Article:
The expanded regulations direct any U.S. person holding funds subject to the Executive Order to place the funds in a blocked, interest-bearing account. There is no obligation to sell or liquidate the property, but the funds may not be held or invested in a way that provides benefit to any person whose property interests are blocked. Personal communication (as long as it does not transmit anything of value) is exempt, as well as information or informational materials that were fully created at the time of a transaction.

Progression of the Sanctions

In November 2018, the U.S. imposed its first round of sanctions in Executive Order 13851. The officials sanctioned for their involvement in the crackdown were Rosario Murillo, Vice President and First Lady of Nicaragua; General Francisco Díaz, the police chief; Fidel Moreno Briones, a political appointee in the Managua mayor's office; and Néstor Moncada Lau, a top presidential aide. Notably, President Daniel Ortega was not sanctioned.

On Dec. 11, 2018, the U.S. House of Representatives overwhelmingly approved the Nicaraguan Investment Conditionality Act (NICA), a bipartisan bill that allows the U.S. Department of the Treasury to sanction any non-U.S. person implicated in egregious human rights abuses and corruption in Nicaragua. The bill allowed for freezing assets held in the U.S., forbidding entry to the U.S., and revoking U.S. visas. The Senate had passed the bill on Nov. 27, 2018. President Donald Trump signed it into law on Dec. 20, 2018.

In April 2019, the Trump Administration announced sanctions against Nicaragua's Banco Corporativo (Bancorp) and Laureano Ortega, a son of President Ortega and Vice President Murillo. The move froze all U.S. assets owned by Bancorp and the younger Ortega, and barred U.S. nationals from engaging in business with them.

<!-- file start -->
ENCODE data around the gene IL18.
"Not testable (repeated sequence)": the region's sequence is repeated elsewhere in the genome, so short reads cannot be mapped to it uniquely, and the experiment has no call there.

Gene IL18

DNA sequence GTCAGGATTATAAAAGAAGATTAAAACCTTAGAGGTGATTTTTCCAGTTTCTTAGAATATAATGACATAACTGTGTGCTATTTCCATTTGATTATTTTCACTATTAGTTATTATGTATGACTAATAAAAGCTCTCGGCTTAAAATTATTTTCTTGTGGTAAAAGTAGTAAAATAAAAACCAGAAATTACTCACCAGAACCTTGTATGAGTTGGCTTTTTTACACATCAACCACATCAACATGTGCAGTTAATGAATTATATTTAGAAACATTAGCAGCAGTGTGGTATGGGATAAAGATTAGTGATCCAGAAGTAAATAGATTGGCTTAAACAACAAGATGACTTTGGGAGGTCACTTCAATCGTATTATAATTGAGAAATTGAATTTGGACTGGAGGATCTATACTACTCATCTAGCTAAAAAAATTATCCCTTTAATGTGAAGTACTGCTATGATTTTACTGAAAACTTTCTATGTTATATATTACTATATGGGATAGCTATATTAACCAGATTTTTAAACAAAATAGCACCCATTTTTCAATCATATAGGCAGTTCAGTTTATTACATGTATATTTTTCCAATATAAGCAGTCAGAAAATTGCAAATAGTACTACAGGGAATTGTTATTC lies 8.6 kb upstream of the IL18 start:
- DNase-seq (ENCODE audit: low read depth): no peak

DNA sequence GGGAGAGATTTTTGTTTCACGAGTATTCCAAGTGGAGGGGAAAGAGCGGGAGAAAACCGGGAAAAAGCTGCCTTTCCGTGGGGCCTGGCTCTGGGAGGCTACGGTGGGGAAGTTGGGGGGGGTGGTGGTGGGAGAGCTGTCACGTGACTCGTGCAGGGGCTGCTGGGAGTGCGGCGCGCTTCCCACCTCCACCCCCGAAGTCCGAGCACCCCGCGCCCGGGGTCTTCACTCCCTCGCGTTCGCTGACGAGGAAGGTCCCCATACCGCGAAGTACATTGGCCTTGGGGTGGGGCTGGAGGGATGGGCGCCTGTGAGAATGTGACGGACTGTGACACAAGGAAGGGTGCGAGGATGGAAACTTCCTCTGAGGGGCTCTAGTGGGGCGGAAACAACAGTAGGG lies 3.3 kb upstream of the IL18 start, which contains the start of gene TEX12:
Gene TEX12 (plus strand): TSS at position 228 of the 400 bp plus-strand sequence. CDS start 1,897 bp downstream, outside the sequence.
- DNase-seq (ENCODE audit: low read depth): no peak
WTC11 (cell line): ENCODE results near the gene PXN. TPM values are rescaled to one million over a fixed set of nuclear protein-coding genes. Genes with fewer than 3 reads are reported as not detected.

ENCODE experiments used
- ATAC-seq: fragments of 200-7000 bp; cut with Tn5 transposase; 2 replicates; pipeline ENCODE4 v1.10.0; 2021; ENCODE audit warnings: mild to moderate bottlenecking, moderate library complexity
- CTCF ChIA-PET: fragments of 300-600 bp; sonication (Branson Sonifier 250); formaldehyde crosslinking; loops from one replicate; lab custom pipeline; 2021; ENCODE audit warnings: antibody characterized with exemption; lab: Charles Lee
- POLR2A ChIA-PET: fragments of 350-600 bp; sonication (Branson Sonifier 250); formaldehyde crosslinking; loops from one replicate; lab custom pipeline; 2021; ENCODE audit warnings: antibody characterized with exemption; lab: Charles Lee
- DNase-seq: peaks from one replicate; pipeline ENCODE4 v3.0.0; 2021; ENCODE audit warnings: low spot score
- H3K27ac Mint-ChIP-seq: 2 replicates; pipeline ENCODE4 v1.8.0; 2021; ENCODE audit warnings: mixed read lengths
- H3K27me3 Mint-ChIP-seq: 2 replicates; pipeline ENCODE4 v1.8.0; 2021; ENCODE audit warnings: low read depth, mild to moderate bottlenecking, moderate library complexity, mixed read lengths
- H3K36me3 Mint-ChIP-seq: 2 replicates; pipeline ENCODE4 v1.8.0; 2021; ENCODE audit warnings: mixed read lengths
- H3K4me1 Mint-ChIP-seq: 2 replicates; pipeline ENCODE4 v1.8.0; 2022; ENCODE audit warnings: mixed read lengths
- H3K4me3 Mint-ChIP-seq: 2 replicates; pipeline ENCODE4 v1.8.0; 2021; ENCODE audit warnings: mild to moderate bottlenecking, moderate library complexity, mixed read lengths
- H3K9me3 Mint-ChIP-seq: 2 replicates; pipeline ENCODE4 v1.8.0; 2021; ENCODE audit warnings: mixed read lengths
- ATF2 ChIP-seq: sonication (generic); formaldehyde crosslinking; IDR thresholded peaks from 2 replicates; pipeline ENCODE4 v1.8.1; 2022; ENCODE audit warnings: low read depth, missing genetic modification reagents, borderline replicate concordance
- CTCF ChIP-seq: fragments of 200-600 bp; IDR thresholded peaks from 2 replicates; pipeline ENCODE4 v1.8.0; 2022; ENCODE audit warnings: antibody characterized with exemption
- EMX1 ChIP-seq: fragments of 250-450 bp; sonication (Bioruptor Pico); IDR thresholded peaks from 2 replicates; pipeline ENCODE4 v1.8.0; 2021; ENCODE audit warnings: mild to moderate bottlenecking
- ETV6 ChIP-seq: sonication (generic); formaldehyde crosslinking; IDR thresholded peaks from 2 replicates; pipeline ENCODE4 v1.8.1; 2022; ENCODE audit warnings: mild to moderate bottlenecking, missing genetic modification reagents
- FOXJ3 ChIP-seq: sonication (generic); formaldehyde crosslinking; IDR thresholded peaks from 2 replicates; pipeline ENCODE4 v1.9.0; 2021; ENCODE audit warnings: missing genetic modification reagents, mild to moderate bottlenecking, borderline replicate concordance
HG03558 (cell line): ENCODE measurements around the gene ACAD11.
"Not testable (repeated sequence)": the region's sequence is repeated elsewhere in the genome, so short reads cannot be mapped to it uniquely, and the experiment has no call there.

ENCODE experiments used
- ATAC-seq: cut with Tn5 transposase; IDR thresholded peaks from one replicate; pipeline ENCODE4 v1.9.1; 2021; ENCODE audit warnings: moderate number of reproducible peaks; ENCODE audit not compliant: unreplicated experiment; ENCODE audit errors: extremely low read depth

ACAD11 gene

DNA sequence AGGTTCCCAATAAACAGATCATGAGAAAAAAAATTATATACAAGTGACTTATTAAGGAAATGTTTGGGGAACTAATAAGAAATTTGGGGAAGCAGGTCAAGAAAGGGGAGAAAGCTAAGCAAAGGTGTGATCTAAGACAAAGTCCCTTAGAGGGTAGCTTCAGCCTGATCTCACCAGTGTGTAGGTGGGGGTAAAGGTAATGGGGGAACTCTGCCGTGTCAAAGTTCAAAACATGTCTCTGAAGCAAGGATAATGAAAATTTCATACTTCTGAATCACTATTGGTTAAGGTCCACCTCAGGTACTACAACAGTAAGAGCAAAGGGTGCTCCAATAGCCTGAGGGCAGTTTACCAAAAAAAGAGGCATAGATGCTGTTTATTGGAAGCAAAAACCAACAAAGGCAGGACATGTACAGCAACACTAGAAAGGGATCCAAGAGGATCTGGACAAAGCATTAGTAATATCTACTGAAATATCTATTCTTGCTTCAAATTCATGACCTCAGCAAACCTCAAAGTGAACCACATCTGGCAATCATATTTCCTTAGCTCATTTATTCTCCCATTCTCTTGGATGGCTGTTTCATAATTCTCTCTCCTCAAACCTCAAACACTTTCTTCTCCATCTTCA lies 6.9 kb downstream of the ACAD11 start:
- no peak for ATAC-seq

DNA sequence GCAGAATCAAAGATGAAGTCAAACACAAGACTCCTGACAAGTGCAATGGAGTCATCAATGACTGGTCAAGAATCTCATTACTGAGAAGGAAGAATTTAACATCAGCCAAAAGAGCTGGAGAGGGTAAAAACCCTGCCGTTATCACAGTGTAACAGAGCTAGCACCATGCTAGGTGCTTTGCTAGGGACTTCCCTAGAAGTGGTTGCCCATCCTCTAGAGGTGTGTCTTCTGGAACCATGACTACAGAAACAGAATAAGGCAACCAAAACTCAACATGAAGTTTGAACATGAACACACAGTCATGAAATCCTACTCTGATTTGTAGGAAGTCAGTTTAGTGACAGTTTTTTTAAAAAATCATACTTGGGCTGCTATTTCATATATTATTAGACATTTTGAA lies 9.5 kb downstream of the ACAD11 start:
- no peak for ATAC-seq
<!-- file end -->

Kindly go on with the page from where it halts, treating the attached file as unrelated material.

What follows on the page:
On June 21, 2019, OFAC imposed sanctions on four more high-ranking Nicaraguan officials for preventing Nicaraguans from exercising their fundamental freedoms. Among them are the head of Nicaragua's National Assembly, Gustavo Porras Cortes; the chief of the state-run telecommunications agency, Orlando Castillo; the minister of health, Sonia Castro Gonzalez; and the minister of transportation, Oscar Mojica Obregon. The officials are all described as members of President Ortega's "inner circle." The action blocked the officials from accessing any property they own, directly or indirectly in the U.S., or in the possession or control of any U.S. person.

We Can Help

For more information or questions regarding the expansion of the Nicaraguan sanctions, contact the authors or another member of Holland & Knight's International Trade Group.

Information contained in this alert is for the general education and knowledge of our readers. It is not designed to be, and should not be used as, the sole source of information when analyzing and resolving a legal problem. Moreover, the laws of each jurisdiction are different and are constantly changing. If you have specific questions regarding a particular fact situation, we urge you to consult competent legal counsel.